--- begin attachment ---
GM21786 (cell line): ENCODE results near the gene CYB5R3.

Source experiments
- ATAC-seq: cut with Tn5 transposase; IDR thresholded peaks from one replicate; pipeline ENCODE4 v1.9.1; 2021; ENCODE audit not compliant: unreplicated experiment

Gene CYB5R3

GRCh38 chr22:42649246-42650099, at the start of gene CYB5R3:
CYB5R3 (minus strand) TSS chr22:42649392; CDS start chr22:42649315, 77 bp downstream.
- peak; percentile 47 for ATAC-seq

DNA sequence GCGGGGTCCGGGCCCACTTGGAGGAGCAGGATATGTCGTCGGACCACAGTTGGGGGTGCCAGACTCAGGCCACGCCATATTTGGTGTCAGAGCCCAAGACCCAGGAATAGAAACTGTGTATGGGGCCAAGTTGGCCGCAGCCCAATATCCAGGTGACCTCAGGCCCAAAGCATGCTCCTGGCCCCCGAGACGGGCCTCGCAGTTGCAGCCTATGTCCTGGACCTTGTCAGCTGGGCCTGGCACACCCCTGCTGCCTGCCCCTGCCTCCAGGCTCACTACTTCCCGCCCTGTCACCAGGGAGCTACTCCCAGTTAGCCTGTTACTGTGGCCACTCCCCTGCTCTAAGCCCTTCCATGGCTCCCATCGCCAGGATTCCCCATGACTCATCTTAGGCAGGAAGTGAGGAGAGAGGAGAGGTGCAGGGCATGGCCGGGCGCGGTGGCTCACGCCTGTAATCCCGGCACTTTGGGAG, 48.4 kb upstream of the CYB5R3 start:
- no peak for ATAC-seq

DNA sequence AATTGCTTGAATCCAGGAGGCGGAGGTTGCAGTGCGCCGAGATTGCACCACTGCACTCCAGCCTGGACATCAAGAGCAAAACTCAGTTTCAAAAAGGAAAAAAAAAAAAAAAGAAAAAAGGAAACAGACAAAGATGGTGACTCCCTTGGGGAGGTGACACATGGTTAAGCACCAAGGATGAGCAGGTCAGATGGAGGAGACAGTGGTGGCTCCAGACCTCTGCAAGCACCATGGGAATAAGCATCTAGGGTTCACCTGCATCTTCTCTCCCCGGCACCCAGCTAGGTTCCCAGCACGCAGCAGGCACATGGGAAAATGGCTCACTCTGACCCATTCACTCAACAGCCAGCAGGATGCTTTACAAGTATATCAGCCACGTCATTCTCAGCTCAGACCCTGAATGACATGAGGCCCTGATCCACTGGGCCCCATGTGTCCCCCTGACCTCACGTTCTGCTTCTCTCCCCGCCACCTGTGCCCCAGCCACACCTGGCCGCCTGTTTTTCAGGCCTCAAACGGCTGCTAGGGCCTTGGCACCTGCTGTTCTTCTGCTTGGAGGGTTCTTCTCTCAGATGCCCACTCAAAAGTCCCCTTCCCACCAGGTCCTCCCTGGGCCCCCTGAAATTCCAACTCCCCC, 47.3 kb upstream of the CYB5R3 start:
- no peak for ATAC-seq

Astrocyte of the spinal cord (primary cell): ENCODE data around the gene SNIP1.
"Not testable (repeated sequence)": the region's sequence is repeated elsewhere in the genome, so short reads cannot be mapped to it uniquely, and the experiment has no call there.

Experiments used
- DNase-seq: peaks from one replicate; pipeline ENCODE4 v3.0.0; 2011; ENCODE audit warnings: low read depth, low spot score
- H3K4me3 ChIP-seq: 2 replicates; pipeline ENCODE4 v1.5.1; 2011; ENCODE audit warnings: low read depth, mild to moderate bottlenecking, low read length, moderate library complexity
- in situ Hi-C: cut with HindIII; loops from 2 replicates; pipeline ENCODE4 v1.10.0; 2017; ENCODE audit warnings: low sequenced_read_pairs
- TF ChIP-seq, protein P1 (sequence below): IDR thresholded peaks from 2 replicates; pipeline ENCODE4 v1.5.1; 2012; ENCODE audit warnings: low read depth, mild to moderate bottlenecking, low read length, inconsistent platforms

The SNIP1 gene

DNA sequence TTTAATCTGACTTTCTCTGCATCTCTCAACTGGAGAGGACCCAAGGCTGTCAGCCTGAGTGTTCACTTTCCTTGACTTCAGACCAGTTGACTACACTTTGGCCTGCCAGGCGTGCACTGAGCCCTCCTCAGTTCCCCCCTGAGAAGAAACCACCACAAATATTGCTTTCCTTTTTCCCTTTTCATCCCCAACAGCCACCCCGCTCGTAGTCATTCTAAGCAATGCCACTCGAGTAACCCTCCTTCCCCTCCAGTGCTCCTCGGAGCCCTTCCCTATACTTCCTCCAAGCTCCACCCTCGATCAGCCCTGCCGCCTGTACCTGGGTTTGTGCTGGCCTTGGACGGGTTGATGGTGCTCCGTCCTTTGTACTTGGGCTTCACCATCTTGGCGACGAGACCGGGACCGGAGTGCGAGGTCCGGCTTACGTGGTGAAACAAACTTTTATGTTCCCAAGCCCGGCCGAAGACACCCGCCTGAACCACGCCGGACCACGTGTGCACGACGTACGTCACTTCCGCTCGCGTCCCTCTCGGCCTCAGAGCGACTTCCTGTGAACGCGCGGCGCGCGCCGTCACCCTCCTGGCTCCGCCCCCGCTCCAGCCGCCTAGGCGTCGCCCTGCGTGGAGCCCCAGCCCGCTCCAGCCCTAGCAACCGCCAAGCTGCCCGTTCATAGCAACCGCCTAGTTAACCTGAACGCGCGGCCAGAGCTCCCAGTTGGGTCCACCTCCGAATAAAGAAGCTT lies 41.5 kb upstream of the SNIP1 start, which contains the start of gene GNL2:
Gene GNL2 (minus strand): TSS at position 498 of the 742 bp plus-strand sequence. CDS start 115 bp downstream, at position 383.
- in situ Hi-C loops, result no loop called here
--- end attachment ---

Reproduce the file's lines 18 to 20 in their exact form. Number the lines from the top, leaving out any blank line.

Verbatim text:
- TF ChIP-seq, protein P1 (sequence below): IDR thresholded peaks from 2 replicates; pipeline ENCODE4 v1.5.1; 2012; ENCODE audit warnings: low read depth, mild to moderate bottlenecking, low read length, inconsistent platforms

The SNIP1 gene

DNA sequence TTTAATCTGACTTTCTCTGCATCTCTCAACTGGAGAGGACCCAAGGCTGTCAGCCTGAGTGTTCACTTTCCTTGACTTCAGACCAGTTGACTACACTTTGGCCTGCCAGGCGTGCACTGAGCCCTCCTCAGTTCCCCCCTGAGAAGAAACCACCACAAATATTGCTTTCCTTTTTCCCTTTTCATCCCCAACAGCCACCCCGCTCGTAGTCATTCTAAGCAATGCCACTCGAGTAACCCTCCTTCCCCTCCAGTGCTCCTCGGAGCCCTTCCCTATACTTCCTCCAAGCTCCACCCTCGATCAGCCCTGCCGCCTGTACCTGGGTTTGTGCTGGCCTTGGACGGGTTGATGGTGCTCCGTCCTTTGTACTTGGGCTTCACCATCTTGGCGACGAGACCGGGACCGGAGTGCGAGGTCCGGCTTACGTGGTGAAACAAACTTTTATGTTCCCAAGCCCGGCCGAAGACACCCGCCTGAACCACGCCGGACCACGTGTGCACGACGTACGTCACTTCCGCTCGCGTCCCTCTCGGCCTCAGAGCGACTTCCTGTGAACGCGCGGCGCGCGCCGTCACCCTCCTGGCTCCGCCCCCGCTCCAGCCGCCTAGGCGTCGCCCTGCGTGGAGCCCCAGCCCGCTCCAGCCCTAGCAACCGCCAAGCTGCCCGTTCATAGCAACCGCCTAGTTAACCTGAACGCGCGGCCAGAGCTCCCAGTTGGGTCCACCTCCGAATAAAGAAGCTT lies 41.5 kb upstream of the SNIP1 start, which contains the start of gene GNL2: